This week it is Cafe C, which is an un-themed, run-of-the-mill cafe. It seems to be very popular and it has a great location, right at the end of Erskineville Road, and on the corner of Mary Street. This is a breakfast outing as the Cafe Suite of rules has been invoked. Our guest this morning is Anna, who has come all the way from Five Dock, and passed a lot of very acceptable breakfast venues along the way, so I hope Cafe C makes it worth her while.
It is a lovely saturday morning so we sit near the front where we have a good view of the passing parade. Being near a pedestrian crossing gives you plenty of time to give the crowd a serious once over, and wonder at some of their life choices, not to mention their fashion sense. The downside of being near a busy intersection is the noise. And being Newtown there is always some emergency going on nearby, with ambulance sirens and flashing lights punctuating the roar of semi-trailers and the squeal of bus fan belts. Despite the noise we have a lovely chat, while keeping an eye on the street in case we catch a glimpse of the legendary Goat Man of Newtown. What with the tattoo and body art expo having just been in town, I thought Anna may have been referring to body adornments: someone with horn embellishments or perhaps big floppy ears. But no, apparently she has seen (with her own eyes), a man leading a pair of goats along King Street. I want to believe, but nowadays I’m old enough to need proof. So please let me know if any of you lot have seen the fabled Goat Man of Newtown.
The Cafe Suite rules call for one of us to order the ‘big’ or ‘full’ breakfast option – often named after the cafe. However in honour of the imminence of St Patricks day I decide to put a slight bend in the rule and veer away from the Cafe C Brekkie in favour of the Irish Breakfast. This comes with beans, sausage and black pudding, as well as the usual eggs, bacon and toast, so I think that it still qualifies as a big breakfast. Strop selects the fritters with a side of bacon while Anna plays it safe with poached eggs and toast.
I have to say that I thought the breakfast menu was a bit boring. Lots of variations on the usual suspects, but nothing particularly adventurous or new. Or even interesting. But then we are still officially in the King Street doldrums, so what else should I expect. All the interesting and innovative stuff seems to happens just off King Street. It must be something to do with the rental agreements.
When the food arrives, the waiter is embarrassed to explain that when Anna said she wanted two eggs, and toast, he wrote 2 eggs and toast, and the kitchen cooked four eggs, and shared them between 2 plates. Commas, eh? They’re tricky little bastards aren’t they. Anyway he was too scared to take the extra plate back to the kitchen so he just left it there, on the end of our table, in case we got a bit peckish. We didn’t, although if there had been bacon involved it would have been a different matter. The breakfasts were alright. Nothing special but okay. As was the coffee. Strop thought her fritters were somewhat lacking in flavour. There was nothing that seemed to be home-made in my Irish Breakfast. The black pudding was nice enough, and the eggs were well cooked. It was a good breakfast but nothing to write home about. Or blog about I suppose. The orange juice was nice and orangey…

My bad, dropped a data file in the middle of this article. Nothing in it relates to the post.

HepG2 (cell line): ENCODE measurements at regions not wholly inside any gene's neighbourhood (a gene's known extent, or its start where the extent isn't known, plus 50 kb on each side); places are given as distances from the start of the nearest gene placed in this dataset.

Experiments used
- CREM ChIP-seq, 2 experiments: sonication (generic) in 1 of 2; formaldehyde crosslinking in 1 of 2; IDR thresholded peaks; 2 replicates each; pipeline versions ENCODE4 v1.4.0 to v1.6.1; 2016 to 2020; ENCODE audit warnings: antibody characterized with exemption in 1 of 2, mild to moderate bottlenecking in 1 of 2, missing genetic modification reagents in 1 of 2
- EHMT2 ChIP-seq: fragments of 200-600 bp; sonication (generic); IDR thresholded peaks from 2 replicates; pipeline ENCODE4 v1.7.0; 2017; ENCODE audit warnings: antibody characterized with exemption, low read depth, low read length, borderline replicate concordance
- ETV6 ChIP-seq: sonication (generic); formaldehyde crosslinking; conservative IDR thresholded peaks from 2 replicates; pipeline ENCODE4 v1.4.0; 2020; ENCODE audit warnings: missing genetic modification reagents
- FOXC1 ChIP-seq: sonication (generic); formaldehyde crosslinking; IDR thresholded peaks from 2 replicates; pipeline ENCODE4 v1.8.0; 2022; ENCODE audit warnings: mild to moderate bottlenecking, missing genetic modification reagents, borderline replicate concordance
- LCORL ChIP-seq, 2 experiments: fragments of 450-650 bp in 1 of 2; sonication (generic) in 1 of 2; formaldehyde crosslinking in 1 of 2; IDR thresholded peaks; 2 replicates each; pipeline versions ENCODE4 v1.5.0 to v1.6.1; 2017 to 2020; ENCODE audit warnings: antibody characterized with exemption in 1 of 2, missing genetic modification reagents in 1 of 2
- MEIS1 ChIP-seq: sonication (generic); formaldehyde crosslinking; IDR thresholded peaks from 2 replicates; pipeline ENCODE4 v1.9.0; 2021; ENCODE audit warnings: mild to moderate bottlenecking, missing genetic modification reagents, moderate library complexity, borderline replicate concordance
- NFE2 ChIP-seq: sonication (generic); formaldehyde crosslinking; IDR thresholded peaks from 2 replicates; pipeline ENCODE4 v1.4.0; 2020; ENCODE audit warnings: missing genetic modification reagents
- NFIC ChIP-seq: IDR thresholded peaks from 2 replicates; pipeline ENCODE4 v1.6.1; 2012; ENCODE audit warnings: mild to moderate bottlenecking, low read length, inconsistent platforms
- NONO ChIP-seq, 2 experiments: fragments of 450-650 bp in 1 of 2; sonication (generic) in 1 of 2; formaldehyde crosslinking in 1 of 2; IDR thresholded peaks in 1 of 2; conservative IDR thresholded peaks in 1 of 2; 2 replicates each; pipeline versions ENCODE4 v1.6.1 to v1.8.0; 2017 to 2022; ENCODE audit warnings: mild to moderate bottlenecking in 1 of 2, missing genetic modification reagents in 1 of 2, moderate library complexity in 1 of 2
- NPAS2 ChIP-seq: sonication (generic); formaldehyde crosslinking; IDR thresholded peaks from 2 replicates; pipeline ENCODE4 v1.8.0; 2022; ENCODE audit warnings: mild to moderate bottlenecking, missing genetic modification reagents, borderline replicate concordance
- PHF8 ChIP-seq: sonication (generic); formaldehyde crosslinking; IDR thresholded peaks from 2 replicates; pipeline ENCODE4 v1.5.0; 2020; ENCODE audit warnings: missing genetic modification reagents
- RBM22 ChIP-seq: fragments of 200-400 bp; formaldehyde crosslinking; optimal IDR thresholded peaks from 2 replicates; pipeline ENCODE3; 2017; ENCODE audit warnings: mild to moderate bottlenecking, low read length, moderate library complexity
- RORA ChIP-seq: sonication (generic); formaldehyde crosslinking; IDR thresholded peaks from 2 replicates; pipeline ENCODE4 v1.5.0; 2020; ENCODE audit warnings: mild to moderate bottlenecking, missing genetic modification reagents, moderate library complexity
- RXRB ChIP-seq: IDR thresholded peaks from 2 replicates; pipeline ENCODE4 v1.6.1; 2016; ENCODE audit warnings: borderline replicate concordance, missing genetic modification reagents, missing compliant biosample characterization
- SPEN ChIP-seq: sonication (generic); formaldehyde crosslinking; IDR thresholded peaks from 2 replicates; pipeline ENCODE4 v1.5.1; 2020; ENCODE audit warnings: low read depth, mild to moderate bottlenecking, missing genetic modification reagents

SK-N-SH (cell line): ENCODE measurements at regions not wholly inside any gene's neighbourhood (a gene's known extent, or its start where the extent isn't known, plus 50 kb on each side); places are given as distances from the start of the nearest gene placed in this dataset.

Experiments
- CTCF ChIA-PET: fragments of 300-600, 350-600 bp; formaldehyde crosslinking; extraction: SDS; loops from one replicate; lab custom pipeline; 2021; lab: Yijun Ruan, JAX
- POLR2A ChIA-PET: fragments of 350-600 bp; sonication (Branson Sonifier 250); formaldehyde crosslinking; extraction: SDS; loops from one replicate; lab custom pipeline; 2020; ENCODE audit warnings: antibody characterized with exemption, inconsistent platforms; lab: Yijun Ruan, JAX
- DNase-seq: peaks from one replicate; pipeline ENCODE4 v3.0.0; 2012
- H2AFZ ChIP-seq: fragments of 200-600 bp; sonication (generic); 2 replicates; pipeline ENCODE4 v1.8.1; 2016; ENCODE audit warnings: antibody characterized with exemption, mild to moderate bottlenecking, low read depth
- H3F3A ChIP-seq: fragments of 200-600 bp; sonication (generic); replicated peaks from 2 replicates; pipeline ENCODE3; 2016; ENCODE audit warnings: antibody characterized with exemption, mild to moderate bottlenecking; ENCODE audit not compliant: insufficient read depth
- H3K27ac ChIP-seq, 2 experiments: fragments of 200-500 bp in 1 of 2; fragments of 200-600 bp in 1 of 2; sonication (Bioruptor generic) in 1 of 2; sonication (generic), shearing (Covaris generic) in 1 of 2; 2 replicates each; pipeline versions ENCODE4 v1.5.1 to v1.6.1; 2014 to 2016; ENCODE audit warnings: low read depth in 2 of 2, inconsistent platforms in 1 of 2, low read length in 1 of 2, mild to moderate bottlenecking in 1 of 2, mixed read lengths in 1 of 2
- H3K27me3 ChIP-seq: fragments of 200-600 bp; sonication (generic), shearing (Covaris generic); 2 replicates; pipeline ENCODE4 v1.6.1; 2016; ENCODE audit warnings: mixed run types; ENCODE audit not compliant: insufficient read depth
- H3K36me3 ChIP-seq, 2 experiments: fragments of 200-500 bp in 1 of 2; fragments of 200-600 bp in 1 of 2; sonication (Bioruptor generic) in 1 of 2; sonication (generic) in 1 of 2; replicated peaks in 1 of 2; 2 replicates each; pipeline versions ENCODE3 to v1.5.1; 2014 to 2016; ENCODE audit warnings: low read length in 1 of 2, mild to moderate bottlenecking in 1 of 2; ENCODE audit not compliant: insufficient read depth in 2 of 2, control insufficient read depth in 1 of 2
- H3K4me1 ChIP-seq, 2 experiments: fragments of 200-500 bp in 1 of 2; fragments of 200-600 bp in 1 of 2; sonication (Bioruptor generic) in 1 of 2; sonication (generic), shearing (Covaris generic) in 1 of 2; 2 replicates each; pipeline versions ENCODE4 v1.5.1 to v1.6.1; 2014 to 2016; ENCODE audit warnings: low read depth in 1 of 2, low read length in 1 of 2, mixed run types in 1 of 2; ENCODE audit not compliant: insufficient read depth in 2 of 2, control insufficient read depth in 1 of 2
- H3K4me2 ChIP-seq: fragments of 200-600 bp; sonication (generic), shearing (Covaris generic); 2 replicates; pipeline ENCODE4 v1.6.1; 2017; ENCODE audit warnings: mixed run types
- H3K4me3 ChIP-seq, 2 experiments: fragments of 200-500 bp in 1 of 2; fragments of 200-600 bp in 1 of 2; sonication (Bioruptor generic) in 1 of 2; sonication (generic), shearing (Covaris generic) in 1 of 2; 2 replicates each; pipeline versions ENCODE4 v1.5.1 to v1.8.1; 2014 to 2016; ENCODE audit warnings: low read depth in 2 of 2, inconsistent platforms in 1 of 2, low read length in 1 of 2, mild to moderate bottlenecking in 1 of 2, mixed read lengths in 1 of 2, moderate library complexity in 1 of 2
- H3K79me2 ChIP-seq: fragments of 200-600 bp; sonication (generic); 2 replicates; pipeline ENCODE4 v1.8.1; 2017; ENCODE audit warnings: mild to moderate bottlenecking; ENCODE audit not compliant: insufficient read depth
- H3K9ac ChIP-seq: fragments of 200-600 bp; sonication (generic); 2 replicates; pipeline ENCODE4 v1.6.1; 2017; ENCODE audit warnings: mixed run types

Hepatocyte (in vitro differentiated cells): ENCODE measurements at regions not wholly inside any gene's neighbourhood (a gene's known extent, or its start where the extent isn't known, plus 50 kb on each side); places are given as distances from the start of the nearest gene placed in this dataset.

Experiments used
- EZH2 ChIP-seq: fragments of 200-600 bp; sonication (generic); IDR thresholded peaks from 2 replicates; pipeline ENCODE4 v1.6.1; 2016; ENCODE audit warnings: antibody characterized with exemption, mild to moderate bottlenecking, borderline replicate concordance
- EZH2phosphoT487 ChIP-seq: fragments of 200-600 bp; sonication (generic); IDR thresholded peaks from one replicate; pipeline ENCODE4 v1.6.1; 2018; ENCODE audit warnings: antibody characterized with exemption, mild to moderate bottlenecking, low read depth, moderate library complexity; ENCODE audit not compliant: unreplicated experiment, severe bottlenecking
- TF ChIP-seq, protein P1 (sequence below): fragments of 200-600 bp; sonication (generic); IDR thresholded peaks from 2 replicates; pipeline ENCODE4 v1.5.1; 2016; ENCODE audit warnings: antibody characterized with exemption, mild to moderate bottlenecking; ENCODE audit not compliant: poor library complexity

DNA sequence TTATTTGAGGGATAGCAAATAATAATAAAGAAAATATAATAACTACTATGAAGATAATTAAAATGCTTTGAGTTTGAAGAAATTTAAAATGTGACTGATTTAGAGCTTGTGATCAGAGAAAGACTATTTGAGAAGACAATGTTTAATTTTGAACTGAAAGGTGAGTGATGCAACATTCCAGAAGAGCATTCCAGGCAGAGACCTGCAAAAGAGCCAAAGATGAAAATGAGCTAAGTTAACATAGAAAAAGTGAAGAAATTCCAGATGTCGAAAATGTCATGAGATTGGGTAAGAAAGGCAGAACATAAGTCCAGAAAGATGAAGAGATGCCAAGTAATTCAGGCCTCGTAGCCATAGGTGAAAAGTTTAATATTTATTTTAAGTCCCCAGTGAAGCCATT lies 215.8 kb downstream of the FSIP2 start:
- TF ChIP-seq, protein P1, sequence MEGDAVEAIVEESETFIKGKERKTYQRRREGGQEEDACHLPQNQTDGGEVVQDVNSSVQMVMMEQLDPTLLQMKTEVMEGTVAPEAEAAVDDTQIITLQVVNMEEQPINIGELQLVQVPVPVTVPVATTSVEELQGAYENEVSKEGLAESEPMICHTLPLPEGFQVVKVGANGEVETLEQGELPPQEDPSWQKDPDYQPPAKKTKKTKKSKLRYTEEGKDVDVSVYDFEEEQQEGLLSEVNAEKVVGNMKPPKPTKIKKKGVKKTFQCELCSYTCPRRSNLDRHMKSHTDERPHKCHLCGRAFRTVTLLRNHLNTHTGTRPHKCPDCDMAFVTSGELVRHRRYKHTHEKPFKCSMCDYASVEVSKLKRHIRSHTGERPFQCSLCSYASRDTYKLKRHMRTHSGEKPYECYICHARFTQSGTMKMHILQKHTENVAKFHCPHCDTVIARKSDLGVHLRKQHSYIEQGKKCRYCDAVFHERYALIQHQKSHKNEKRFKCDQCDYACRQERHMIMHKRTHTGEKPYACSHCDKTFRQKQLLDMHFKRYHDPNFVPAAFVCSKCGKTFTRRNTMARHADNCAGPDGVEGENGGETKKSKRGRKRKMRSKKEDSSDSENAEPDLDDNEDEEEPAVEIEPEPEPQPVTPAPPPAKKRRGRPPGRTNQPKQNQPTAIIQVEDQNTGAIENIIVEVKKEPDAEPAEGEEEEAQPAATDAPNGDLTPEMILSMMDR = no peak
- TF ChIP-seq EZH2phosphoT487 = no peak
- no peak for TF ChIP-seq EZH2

On the way home we bumped into the centenary celebrations for Newtown Fire Station. What are all these fire engines doing parked on the road, we thought at first. Then, ooh look, a brass band, we exclaimed. Who doesn’t love a brass band? That’s right: no one.
“100 Years and Still Pumping” the banner said. Ha!
Milk Bar; is it a cafe or a restaurant? That is the the dilemma that faced us. I was on the cafe side of the equation, suggesting gently to Strop that it would be best reviewed as a breakfast or lunch venue, but Strop was having none of that tosh. She pointed out its close proximity to the Dendy Cinema (right next door with ‘outdoor’ tables actually in the foyer) and its reliance on the pre/post movie trade, as reasons that we should visit in the evening. As usual she was right, and that was what we did. However, I vetoed the optional movie add-on, on the basis that it would keep me up past my bedtime.